Calm brings higher occupancy, revenue to Egypt's hotels

Jaz Belvedere in Sharm el-Sheikh, Egypt. Photo credit: Jaz Hotel Group

According to Egyptian travel company Travco Group, hotel bookings in the country are on the rise again as tourists return after seven years of political turmoil and security concerns following 2011's Arab Spring and militant attacks.

Egypt’s tourism revenues jumped 77 percent year-over-year in the first half of 2018 to $4.8 billion, while just over 5 million international visitors arrived—an increase of 41 percent.

Travco Group CEO Hamed El Chiaty told Reuters the company was able to raise rates on its hotels in Egypt (managed under its hospitality arm Jaz Hotel Group) by 30 percent to 35 percent at the beginning of this winter season, calling the number of bookings "promising.” Chiaty also said these increases were the highest in seven years, rising to pre-2011 levels. At the same time, occupancy levels at the group’s hotels have surpassed 80 percent, with the exception of Sharm el-Sheikh.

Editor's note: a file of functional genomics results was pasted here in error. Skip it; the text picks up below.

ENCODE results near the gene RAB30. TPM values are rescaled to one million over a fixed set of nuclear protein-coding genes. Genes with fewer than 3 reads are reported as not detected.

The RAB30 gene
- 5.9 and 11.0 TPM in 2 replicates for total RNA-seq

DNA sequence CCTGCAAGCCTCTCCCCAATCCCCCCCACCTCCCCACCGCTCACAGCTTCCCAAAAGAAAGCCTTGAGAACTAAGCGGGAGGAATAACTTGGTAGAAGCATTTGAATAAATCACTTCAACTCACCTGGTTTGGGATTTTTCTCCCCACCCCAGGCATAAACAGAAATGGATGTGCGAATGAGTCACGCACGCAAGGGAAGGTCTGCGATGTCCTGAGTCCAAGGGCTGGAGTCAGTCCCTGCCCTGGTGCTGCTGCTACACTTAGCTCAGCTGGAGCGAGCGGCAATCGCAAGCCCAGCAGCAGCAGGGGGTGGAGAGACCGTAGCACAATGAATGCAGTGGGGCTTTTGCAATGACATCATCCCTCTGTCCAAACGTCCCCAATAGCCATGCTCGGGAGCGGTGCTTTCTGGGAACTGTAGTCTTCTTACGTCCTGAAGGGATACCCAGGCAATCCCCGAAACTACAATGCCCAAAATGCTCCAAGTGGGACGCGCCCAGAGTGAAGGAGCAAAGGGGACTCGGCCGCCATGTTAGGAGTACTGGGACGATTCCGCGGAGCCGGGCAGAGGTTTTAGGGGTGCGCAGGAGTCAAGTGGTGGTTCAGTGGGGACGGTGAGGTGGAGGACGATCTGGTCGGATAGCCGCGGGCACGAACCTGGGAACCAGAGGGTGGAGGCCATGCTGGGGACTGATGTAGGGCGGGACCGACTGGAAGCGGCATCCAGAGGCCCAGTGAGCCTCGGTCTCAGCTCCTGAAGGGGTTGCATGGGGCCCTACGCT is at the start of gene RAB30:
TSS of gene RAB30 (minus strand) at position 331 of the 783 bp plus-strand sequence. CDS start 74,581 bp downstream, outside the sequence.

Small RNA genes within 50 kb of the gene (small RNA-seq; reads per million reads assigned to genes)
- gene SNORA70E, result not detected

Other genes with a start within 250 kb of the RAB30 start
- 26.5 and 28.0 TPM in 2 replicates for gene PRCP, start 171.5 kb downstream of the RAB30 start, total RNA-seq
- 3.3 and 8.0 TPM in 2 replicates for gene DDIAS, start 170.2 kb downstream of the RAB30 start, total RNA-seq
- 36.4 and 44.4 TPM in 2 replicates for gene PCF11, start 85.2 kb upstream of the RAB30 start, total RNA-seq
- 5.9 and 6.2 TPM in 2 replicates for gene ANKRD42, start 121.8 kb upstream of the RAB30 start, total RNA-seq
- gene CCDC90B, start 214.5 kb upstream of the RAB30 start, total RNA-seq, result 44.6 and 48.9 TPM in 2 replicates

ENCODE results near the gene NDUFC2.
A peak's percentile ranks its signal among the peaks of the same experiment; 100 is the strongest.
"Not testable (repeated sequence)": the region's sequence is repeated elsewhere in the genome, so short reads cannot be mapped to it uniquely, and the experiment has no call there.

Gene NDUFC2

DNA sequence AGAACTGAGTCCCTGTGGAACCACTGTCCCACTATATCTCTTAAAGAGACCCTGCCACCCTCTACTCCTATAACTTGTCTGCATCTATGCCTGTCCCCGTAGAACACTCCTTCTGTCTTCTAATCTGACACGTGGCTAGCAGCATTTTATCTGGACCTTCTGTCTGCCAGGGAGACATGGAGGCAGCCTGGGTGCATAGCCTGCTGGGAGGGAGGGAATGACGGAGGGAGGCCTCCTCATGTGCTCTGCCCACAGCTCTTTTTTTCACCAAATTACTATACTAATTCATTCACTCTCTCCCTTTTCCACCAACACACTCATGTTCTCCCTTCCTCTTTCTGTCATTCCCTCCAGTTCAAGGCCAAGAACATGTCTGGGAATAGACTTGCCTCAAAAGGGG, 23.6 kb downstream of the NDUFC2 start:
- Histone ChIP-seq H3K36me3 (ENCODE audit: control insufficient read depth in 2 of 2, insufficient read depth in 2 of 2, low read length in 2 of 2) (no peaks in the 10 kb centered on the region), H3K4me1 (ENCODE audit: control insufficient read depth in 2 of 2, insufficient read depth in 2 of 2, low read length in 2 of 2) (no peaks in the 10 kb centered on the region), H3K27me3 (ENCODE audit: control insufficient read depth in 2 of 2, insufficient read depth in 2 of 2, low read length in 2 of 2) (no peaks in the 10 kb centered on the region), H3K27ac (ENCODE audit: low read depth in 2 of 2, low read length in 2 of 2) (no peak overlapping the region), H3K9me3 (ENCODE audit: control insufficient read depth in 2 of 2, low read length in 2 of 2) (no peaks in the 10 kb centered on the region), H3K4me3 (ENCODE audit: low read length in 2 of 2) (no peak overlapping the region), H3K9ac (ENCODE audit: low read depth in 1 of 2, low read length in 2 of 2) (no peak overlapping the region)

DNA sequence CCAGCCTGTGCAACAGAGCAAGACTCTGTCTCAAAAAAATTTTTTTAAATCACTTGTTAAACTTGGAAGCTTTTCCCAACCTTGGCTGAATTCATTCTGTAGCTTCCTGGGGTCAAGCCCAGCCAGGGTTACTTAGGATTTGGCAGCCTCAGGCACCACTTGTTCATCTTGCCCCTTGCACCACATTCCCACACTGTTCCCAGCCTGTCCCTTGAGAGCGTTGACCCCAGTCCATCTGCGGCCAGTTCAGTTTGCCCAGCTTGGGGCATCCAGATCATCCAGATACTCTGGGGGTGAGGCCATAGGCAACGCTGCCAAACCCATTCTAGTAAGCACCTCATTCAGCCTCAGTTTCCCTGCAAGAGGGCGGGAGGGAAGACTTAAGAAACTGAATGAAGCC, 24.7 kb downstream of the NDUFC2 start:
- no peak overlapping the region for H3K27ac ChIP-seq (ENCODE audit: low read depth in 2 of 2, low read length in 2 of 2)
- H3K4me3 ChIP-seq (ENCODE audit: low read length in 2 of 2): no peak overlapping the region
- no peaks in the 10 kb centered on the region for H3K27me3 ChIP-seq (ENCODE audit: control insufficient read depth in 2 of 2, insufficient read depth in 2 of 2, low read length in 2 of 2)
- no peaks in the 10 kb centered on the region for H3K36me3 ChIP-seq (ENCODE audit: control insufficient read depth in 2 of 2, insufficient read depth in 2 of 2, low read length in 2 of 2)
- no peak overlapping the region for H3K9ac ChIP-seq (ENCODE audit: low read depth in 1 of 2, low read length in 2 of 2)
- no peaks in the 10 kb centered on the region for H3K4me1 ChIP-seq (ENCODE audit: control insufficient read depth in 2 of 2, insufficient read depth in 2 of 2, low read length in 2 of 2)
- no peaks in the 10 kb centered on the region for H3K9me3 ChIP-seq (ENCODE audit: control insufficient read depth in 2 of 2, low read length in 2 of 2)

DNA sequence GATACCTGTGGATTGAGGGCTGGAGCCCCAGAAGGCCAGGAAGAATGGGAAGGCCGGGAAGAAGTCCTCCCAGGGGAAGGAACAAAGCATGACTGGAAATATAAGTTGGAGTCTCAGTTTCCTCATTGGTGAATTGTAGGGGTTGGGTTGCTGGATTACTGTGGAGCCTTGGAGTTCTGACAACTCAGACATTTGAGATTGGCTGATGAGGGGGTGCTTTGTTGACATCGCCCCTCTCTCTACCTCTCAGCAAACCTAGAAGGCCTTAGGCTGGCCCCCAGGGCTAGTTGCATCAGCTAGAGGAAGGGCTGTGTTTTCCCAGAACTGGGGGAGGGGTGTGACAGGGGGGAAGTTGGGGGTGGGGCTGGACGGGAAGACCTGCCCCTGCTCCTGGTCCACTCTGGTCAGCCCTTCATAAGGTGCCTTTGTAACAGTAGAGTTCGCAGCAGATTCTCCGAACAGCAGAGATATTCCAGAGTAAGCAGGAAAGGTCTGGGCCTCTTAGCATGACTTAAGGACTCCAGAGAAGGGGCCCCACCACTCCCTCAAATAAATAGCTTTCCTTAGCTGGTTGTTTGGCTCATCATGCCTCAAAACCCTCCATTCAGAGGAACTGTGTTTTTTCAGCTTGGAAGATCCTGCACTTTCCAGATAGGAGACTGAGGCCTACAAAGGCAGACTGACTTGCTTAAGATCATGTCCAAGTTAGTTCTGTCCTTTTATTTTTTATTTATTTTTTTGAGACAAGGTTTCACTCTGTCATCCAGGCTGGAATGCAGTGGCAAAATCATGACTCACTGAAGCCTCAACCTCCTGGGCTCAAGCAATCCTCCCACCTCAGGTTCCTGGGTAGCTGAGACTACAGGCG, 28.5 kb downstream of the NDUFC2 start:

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Travco has market share of between 15 percent and 20 percent of the Polish, Belgian, British, Italian, Ukrainian and Austrian markets, Chiaty said, adding it had recently refurbished its hotels.

Three years ago, a terrorist attack brought down a Russian passenger plane, causing Russia to halt all flights to Egypt and Britain to ground flights to Sinai. But there have not been any major attacks aimed at the tourist sector in more than a year, and Russia resumed flights to Cairo in April, although it has yet to authorize its aircraft to land in the Red Sea resort of Sharm el-Sheikh.

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